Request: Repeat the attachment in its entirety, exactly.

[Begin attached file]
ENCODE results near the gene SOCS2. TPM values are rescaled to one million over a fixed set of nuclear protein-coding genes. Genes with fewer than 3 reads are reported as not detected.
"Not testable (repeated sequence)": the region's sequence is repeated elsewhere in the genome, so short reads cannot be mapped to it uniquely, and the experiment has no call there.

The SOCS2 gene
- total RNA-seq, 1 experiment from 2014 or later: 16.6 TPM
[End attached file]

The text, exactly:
ENCODE results near the gene SOCS2. TPM values are rescaled to one million over a fixed set of nuclear protein-coding genes. Genes with fewer than 3 reads are reported as not detected.
"Not testable (repeated sequence)": the region's sequence is repeated elsewhere in the genome, so short reads cannot be mapped to it uniquely, and the experiment has no call there.

The SOCS2 gene
- total RNA-seq, 1 experiment from 2014 or later: 16.6 TPM